1. ## Complex numbers.

The question is:

Let $z=\frac{\pi}{6}+iln2$. Write $e^{iz}$ in the form a+bi.

(careful! This is a trick question.)

What I did:

$e^{iz}=e^{\frac{i \pi}{6}-ln2}$

$e^{iz}=e^{\frac{i\pi}{6}}e^{-ln2}$

$e^{iz}=\frac {1}{2} e^{\frac{i\pi}{6}}$

$e^{iz}=(\frac{1}{2})(cos(\frac{\pi}{6}) + i sin(\frac{\pi}{6}))$

$e^{iz}=(\frac{1}{2})(\frac{\sqrt 3}{2}+ i \frac{1}{2})$

$e^{iz}=(\frac{1}{4})(\sqrt3+ i)$

I think that's right. It's just that when a lecturer has taken time out to write "this is a trick question" next to it, it implies it is much harder than it looks.

So is this the right answer?

2. Originally Posted by Showcase_22
The question is:

Let $z=\frac{\pi}{6}+iln2$. Write $e^{iz}$ in the form a+bi.

(careful! This is a trick question.)

What I did:

$e^{iz}=e^{\frac{i \pi}{6}-ln2}$

$e^{iz}=e^{\frac{i\pi}{6}}e^{-ln2}$

$e^{iz}=\frac {1}{2} e^{\frac{i\pi}{6}}$

$e^{iz}=(\frac{1}{2})(cos(\frac{\pi}{6}) + i sin(\frac{\pi}{6}))$

$e^{iz}=(\frac{1}{2})(\frac{\sqrt 3}{2}+ i \frac{1}{2})$

$e^{iz}=(\frac{1}{4})(\sqrt3+ i)$

I think that's right. It's just that when a lecturer has taken time out to write "this is a trick question" next to it, it implies it is much harder than it looks.

So is this the right answer?
Well let's see...

If $z = x + iy$ then $e^z = e^x \ {\rm{cis}} (y)$.

3. ahhhh! The last bit you wrote ended up with a Latex error!

4. Originally Posted by Showcase_22
ahhhh! The last bit you wrote ended up with a Latex error!
Corrected, but what it says you knew already!

RonL

5. Originally Posted by Showcase_22
The question is:

Let $z=\frac{\pi}{6}+iln2$. Write $e^{iz}$ in the form a+bi.

(careful! This is a trick question.)

What I did:

$e^{iz}=e^{\frac{i \pi}{6}-ln2}$

$e^{iz}=e^{\frac{i\pi}{6}}e^{-ln2}$

$e^{iz}=\frac {1}{2} e^{\frac{i\pi}{6}}$

$e^{iz}=(\frac{1}{2})(cos(\frac{\pi}{6}) + i sin(\frac{\pi}{6}))$

$e^{iz}=(\frac{1}{2})(\frac{\sqrt 3}{2}+ i \frac{1}{2})$

$e^{iz}=(\frac{1}{4})(\sqrt3+ i)$

I think that's right. It's just that when a lecturer has taken time out to write "this is a trick question" next to it, it implies it is much harder than it looks.

So is this the right answer?
Well it looks OK, but we can just do a numerical check:

Code:
>I
0+1i
>z=pi/6+I*log(2)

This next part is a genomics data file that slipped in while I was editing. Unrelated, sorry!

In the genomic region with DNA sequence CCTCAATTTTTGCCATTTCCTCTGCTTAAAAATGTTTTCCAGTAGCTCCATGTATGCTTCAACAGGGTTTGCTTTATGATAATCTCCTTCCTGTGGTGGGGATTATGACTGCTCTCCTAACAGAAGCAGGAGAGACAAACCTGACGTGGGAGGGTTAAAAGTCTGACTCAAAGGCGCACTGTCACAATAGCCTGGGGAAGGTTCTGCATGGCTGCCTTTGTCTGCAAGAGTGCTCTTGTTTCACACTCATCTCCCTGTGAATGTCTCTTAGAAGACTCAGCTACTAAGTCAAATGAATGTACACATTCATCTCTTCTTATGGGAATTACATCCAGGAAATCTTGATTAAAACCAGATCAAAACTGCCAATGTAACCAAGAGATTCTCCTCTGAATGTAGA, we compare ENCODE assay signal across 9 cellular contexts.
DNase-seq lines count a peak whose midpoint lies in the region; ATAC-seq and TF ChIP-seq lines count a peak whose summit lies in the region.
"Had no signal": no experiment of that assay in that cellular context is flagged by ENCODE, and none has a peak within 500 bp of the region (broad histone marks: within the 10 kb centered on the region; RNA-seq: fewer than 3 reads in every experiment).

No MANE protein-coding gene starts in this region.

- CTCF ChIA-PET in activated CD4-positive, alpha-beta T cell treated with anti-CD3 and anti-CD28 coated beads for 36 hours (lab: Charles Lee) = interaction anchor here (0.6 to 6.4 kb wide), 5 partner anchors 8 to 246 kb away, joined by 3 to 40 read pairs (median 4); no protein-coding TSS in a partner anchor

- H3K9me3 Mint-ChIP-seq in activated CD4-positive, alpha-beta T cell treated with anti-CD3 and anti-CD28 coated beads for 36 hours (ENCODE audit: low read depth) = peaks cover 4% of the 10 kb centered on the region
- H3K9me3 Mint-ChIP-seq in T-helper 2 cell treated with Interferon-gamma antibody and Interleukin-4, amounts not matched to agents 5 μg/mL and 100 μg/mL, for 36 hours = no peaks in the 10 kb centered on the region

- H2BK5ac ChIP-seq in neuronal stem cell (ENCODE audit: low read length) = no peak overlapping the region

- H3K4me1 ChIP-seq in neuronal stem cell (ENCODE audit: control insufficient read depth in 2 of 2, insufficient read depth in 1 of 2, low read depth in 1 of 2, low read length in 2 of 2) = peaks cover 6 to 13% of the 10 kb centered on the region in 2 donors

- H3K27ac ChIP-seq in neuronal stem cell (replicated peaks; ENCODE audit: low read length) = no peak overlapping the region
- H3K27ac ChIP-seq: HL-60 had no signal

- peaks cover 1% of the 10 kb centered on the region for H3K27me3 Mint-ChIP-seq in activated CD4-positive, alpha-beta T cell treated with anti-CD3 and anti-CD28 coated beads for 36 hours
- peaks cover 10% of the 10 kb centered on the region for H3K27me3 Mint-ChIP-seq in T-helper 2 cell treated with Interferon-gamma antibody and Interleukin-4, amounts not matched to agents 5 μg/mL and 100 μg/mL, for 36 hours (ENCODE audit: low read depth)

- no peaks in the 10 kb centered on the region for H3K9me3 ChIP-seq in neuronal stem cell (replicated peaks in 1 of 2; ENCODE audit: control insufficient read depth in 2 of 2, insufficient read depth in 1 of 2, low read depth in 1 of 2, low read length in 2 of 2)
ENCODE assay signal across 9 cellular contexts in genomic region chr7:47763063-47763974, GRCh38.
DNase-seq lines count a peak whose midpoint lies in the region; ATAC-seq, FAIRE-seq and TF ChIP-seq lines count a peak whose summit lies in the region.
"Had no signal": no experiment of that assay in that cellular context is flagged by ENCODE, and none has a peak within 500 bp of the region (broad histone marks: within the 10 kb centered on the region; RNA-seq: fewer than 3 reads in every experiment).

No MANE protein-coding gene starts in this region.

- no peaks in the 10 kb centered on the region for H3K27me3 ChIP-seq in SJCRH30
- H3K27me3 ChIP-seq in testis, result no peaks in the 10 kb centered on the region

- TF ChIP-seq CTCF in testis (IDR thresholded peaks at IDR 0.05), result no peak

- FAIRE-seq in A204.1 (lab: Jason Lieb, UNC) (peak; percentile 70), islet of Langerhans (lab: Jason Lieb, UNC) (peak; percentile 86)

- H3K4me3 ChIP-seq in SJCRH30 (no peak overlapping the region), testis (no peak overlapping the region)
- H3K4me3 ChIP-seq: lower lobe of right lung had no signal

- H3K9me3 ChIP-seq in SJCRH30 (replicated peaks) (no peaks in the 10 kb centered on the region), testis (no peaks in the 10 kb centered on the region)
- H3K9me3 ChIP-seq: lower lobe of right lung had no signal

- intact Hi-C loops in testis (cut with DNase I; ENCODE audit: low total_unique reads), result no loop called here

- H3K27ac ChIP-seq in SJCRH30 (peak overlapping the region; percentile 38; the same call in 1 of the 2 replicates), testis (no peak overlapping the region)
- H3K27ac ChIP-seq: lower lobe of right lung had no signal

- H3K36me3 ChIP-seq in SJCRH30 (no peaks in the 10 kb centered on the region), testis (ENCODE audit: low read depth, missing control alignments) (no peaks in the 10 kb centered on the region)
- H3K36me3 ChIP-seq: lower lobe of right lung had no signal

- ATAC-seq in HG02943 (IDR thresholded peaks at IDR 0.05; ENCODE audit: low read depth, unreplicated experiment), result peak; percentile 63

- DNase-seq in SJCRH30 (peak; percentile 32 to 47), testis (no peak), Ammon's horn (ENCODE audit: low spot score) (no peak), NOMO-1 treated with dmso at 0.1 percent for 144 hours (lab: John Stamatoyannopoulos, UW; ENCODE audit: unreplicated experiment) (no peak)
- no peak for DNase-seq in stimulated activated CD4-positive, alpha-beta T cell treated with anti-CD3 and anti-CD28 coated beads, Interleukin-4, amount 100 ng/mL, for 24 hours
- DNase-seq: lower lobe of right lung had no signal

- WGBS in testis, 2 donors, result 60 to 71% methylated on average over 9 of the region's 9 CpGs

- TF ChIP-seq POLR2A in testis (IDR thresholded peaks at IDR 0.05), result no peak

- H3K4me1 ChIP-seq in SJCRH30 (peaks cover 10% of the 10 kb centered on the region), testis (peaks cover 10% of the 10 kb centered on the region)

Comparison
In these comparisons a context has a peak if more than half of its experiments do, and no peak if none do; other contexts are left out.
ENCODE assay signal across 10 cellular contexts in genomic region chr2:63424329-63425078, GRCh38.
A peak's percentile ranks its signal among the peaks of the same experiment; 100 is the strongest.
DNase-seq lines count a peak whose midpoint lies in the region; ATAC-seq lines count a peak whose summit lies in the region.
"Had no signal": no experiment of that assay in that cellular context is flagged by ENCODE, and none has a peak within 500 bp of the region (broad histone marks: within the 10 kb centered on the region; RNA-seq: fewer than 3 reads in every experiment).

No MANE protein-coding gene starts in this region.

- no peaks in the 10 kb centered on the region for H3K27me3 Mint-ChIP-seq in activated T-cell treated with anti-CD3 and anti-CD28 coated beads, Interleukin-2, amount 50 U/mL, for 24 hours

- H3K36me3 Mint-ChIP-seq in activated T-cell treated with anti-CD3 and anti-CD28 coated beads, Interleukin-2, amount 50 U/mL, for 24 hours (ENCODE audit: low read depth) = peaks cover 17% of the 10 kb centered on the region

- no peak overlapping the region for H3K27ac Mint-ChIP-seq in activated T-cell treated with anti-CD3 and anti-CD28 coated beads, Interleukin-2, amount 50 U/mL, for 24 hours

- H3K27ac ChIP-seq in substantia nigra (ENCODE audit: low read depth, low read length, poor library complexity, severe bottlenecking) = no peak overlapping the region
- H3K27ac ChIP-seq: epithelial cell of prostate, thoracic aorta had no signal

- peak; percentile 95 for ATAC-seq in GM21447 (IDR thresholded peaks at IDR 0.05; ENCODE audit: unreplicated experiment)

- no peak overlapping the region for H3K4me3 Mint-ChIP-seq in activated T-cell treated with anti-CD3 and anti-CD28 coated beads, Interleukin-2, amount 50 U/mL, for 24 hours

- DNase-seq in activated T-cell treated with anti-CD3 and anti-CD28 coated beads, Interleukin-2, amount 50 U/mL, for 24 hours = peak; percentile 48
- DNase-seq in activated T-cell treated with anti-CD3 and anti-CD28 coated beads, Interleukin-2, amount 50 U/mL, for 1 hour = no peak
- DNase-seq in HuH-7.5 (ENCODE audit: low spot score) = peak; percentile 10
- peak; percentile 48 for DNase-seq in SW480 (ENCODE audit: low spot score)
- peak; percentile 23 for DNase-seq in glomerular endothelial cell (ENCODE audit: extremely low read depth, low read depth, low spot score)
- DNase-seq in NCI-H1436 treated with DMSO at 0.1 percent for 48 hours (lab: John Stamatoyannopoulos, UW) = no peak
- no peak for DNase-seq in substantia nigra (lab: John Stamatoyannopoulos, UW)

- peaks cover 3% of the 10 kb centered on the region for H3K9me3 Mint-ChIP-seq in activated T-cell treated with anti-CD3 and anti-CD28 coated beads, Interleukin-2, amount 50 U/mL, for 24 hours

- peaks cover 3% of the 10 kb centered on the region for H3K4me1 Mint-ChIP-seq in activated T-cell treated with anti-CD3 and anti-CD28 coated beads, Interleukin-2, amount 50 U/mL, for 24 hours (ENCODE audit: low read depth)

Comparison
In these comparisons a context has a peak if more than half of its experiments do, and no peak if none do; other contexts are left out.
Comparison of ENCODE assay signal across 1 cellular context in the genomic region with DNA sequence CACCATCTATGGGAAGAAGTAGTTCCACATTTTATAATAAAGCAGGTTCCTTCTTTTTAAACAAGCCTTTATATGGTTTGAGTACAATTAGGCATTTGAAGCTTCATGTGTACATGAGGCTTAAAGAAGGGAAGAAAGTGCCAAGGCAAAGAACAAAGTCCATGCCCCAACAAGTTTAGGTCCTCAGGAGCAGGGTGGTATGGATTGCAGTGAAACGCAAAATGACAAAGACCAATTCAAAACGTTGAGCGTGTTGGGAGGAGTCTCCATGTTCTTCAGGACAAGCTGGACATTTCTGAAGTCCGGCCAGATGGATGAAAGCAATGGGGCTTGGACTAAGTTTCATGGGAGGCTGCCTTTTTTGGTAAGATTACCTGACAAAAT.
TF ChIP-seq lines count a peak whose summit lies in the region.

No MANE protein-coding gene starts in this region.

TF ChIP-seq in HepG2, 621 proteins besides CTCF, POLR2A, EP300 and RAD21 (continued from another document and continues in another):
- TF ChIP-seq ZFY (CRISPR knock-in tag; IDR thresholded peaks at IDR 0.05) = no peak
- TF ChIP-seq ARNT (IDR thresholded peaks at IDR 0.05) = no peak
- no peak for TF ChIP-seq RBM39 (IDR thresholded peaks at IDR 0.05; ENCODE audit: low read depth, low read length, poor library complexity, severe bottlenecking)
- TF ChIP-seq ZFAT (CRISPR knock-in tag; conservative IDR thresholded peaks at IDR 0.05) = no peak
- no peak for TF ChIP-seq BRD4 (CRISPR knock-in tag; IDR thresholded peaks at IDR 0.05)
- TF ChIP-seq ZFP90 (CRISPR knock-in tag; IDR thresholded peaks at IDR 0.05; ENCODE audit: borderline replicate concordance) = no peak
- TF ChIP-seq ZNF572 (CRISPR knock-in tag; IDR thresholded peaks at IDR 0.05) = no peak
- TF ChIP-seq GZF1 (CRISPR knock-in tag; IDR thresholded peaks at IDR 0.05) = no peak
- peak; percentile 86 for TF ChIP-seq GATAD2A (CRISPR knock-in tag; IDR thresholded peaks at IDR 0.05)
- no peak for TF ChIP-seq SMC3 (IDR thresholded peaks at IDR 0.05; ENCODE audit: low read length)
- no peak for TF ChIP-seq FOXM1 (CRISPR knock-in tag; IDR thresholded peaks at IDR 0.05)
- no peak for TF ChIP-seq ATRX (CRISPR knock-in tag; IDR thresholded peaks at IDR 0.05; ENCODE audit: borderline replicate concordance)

0.523599+0.693147i
>exp(I*z)
0.433013+0.25i
>
>
>(0.25)*(sqrt(3)+I)
0.433013+0.25i
>
RonL

6. Corrected, but what it says you knew already!
Actually, i'm not sure I do :s

What does $e^z=e^x cis (y)$ mean? More specifically, what does "cis" stand for?

Well it looks OK, but we can just do a numerical check:

>exp(I*z)
0.433013+0.25i
How did you work out that bit? Can your calculator work out complex numbers?

7. Originally Posted by Showcase_22
Actually, i'm not sure I do :s

What does $e^z=e^x cis (y)$ mean? More specifically, what does "cis" stand for?
$cis(y)$ is a shorthand way of writing $\cos{y} + i\sin{y}$, which is a complex number of magnitude 1 written in polar co-ordinates.

By definition of $z = x + iy$, we have

$e^z = e^{x+iy} = e^x e^{iy} = e^x cis(y)$

because, by Euler's formula

$e^{i\theta} = cis(\theta)$

8. Originally Posted by Showcase_22
Actually, i'm not sure I do :s

What does $e^z=e^x cis (y)$ mean? More specifically, what does "cis" stand for?
It actualy means very little, it is a relativly recently invented notation for:

$\cos(x)+{\bold{i}}\sin(x)$

but such a notation is unneccessary, and redundant.

How did you work out that bit? Can your calculator work out complex numbers?
Well mine can, yes

RonL

9. oh right!

That cis notation looks redundant but it is shorter than writing $cos x+i sinx$. I might start using it on my whiteboard since I always run out of space on it!

My calculator can't do complex numbers. Well I don't think it can!

Does a TI-84 have a complex number setting? I haven't really used it and I didn't take the manual with me to university.

Also, for a trick question, that wasn't that bad. I guess lecturers write that there to freak students out!